How to Be Intentional About Building Authentic Relationships

by Osato Evbuomwan

I’ve always baulked at the idea of networking because whenever I hear the word, what comes to mind is a nightmarish speed-dating scene where you meet people faster than you can remember their names. At the same time, I appreciate the importance of curating and expanding my support network, but I prefer to do it in a way that is true to the person I am.

Often, with traditional networking, many people are focused on finding out what others do, which organisations they work for and what kind of business they are involved in. And I get it; there might be opportunities for collaboration, job changes and even business contracts. However, the problem with this approach, at least for me, is that these people too quickly become just contacts — a number on your phone or a business card in your wallet that remains untouched.

When I meet people, I’m looking for connection, a sense of kinship, evidence of shared values and common interests. I am interested in who people are, not what they can do for me. This is not to say that I don’t care about what they do — I do, but I am more curious about the why, because for me, that gives a better sense of who they are and their potential to fit within my circle.

Without connection, any kind of relationship is, at best, superficial and will probably not stand the test of time.

To build genuine connections, you must show up authentically. You have to let yourself be seen, and not just physically. You have to be willing to be vulnerable, to be “imperfect”, to take a chance on letting people in. Too often, we pose, put our guard up and try to create a certain impression. We hide the parts of ourselves that are unflattering and sometimes simply retreat into our shells. The fact is, this gets in the way of building genuine and meaningful relationships and finding “our people”. It gets in the way of connection. Without connection, any kind of relationship is, at best, superficial and will probably not stand the test of time.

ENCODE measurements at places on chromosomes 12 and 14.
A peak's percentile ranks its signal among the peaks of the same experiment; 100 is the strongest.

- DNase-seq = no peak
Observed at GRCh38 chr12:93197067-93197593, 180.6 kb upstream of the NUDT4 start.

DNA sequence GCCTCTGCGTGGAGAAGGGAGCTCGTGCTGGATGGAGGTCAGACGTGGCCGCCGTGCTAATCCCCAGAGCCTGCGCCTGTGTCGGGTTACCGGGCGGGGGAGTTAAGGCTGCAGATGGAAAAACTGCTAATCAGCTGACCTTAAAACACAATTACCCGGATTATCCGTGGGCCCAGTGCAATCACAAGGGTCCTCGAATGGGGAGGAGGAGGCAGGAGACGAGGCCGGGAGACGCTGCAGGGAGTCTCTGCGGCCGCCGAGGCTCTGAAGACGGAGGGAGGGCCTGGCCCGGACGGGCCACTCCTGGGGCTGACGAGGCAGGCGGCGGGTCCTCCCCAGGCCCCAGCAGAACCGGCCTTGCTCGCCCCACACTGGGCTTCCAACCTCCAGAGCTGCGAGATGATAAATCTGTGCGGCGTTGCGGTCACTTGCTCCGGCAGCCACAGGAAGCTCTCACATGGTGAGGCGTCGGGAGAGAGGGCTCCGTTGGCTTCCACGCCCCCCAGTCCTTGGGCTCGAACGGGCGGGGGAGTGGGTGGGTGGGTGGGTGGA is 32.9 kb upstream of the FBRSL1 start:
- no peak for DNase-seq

So, how can you be intentional about creating, nurturing and leveraging authentic relationships to support your journey? These are some things I do that have helped me stay true to myself and build a robust support system:

Focus on connections, not contacts

Think about the strength of your circle, not its size.

Having a powerful network is not about the number of people you know. Some might argue that it is about who you know. That’s important, but I believe what’s more important is how solid the relationships you have with others are and whether or not you have similar values or enough common ground to stand on. If each time you interact with them, you feel like you get to know them a little better, your relationships are probably progressing. Think about the strength of your circle, not its size.

Photo by Ian Schneider via Unsplash

Be curious about people’s stories

Go beyond small talk and be intentional about asking questions.

Everyone has a story and some unique experiences that shape them. We can only truly connect with people if we are open to understanding who they are and why they are the way they are. Go beyond small talk and be intentional about asking questions that reveal insights about a person. Show interest in their passions and find out what matters to them. Is it family, adventure, growth? If so, why? Which childhood memories left indelible marks on them, what lessons have they learnt and how have they shaped their choices? By asking more profound questions, you increase your chances of finding kindred spirits and you gain a strong base for whatever type of relationship you choose to pursue with them.